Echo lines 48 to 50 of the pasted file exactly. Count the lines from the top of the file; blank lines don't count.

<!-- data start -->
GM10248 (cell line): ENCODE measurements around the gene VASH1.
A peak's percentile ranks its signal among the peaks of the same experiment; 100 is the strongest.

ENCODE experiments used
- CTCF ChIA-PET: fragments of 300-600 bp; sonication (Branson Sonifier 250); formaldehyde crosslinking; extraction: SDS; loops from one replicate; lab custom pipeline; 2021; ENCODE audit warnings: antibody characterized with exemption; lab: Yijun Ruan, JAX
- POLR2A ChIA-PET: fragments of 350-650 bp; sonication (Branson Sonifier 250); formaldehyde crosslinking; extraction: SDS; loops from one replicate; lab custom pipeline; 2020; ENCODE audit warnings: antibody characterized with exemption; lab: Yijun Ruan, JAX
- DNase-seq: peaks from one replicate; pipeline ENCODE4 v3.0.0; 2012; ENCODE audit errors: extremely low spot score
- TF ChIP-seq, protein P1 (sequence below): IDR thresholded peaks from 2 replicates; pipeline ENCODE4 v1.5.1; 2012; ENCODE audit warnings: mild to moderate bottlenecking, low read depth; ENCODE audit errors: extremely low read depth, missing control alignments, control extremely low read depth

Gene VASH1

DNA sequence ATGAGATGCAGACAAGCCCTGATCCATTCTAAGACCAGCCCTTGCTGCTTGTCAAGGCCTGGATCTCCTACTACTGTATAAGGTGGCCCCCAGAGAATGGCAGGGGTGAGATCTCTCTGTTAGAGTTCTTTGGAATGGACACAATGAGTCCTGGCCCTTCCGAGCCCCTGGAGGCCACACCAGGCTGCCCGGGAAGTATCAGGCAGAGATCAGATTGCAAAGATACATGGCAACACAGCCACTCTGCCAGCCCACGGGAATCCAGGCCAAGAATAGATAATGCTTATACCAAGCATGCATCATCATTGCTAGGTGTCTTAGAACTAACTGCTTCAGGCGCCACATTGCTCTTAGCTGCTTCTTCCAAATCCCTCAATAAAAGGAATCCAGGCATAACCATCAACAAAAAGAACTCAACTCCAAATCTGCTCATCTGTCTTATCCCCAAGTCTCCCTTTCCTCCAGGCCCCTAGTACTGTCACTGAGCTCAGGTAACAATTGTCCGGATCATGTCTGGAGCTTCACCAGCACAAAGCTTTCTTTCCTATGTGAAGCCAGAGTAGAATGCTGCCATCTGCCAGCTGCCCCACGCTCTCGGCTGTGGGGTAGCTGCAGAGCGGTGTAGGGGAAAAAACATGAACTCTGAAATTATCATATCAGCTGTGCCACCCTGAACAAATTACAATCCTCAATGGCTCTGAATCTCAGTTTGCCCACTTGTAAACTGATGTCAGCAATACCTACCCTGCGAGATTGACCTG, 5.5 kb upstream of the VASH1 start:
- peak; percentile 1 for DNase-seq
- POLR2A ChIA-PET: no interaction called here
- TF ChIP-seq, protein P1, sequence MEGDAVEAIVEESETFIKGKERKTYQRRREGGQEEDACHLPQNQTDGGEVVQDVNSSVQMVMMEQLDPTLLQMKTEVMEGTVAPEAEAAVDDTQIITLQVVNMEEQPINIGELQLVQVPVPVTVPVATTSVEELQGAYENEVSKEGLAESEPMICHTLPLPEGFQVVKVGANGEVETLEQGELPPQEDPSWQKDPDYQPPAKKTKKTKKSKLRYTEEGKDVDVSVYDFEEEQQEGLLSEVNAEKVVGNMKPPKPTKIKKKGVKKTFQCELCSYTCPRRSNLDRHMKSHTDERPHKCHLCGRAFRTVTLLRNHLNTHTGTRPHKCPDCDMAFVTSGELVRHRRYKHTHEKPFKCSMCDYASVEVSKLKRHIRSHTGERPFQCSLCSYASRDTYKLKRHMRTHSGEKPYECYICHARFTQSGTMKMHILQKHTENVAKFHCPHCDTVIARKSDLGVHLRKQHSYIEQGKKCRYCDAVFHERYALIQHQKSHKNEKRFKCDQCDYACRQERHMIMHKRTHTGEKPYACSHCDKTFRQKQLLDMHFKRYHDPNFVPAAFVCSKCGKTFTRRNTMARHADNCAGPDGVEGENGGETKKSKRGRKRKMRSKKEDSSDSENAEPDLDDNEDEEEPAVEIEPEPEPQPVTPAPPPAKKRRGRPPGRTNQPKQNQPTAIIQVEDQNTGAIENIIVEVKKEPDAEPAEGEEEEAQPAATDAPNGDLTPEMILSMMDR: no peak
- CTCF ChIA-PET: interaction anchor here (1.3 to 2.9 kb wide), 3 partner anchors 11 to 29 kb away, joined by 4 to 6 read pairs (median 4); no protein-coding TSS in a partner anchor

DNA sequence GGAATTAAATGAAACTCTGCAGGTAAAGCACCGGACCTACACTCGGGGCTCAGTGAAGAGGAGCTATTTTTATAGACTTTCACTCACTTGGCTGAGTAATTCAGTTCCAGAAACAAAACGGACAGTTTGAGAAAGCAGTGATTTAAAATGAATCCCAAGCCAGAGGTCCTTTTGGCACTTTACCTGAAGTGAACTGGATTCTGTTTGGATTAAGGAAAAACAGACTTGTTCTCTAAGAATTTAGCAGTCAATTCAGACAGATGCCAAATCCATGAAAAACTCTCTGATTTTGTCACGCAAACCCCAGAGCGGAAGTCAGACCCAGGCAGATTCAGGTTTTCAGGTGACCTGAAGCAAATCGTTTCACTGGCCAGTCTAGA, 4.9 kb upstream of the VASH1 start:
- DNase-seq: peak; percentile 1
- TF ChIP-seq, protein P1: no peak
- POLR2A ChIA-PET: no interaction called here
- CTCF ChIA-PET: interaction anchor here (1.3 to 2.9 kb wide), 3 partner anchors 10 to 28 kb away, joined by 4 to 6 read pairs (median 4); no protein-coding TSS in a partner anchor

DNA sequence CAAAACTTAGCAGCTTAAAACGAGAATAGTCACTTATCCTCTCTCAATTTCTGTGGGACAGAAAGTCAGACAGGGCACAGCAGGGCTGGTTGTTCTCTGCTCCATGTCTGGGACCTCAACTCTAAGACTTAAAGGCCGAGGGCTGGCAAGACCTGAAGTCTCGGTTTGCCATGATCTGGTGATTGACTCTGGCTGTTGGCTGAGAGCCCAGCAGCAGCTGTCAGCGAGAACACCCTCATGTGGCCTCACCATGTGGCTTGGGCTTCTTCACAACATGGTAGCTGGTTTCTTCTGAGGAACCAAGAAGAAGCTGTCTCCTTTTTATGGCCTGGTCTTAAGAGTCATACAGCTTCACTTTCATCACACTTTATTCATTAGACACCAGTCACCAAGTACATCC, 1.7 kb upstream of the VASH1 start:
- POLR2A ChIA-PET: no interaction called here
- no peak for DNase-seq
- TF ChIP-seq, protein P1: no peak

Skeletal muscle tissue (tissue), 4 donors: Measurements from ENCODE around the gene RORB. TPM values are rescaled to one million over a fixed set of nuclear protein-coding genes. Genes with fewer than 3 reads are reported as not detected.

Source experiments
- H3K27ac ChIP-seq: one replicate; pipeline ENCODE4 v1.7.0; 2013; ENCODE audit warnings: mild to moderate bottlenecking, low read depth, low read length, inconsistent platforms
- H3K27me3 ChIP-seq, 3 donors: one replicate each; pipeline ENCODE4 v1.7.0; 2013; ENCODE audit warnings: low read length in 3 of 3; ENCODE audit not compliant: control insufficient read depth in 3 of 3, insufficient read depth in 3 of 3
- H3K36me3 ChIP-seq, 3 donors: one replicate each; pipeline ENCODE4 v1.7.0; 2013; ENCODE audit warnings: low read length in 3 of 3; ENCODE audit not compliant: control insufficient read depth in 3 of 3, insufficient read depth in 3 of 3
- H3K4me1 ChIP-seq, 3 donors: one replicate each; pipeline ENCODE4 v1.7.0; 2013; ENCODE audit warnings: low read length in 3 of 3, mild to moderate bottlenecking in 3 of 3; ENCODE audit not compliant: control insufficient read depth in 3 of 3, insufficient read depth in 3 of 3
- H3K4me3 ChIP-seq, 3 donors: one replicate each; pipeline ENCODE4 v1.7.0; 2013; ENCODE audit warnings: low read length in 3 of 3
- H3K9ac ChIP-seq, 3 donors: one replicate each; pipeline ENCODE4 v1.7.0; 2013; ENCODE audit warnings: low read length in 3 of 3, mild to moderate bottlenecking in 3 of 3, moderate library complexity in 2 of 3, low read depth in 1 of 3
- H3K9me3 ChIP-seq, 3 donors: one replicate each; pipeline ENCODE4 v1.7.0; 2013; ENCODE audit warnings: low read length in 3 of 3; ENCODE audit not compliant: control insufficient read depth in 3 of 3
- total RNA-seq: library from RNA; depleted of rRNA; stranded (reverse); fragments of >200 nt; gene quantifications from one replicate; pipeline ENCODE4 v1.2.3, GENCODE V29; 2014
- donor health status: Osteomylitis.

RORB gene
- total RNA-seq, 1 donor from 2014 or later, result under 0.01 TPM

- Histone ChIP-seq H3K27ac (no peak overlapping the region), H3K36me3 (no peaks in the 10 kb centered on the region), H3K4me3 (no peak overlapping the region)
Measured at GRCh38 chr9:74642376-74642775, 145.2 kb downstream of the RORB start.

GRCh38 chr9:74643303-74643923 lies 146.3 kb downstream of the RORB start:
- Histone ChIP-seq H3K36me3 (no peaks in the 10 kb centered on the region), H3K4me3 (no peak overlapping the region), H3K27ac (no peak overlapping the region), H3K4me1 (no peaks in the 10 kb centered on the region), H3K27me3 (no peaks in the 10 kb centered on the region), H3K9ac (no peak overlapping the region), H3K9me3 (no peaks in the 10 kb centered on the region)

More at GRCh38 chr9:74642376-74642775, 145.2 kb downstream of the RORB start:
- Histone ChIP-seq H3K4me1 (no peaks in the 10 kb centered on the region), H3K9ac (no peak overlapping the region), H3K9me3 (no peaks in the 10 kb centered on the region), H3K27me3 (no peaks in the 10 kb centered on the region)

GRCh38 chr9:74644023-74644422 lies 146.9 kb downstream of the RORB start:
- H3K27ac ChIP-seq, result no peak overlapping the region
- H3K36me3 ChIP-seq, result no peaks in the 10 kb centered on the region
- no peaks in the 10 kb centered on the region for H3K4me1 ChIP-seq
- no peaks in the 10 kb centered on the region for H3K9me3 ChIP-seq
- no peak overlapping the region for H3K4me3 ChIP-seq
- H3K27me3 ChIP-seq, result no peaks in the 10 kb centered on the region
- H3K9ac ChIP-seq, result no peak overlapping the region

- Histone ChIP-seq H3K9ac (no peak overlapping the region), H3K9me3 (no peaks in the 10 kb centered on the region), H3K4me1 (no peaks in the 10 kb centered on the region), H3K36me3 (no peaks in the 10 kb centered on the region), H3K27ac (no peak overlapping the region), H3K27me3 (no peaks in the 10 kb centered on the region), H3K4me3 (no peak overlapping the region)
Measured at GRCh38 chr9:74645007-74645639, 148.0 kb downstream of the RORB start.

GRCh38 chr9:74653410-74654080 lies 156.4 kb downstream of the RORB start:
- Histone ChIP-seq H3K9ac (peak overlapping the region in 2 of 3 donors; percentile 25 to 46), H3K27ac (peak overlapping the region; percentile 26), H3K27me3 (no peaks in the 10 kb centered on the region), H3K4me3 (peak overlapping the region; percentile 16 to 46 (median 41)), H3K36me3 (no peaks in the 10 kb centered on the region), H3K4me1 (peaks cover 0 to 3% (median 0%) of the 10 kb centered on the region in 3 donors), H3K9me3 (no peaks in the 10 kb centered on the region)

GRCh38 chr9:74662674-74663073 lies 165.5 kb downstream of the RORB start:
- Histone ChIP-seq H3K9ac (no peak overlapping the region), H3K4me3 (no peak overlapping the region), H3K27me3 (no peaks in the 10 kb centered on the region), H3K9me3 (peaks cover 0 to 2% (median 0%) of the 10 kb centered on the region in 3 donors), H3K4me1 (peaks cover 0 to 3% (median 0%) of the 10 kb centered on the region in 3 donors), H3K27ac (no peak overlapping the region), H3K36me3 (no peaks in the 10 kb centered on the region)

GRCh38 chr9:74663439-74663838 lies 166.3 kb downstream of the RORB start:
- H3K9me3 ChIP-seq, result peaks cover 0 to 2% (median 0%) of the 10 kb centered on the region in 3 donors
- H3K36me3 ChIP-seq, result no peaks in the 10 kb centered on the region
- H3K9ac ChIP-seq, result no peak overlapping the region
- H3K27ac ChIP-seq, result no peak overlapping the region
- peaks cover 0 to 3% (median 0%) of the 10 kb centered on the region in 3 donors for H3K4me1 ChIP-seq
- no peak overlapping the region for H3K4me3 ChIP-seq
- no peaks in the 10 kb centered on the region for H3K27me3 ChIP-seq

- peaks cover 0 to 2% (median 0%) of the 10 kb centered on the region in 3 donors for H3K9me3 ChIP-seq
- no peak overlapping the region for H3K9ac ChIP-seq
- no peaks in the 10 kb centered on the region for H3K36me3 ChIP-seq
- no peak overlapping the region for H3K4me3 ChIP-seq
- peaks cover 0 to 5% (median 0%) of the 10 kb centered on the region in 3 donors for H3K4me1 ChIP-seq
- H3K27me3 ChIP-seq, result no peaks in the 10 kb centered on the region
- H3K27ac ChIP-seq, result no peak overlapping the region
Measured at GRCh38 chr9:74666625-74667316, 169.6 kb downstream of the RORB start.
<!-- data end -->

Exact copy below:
- H3K27me3 ChIP-seq, result no peaks in the 10 kb centered on the region
- H3K9ac ChIP-seq, result no peak overlapping the region

- Histone ChIP-seq H3K9ac (no peak overlapping the region), H3K9me3 (no peaks in the 10 kb centered on the region), H3K4me1 (no peaks in the 10 kb centered on the region), H3K36me3 (no peaks in the 10 kb centered on the region), H3K27ac (no peak overlapping the region), H3K27me3 (no peaks in the 10 kb centered on the region), H3K4me3 (no peak overlapping the region)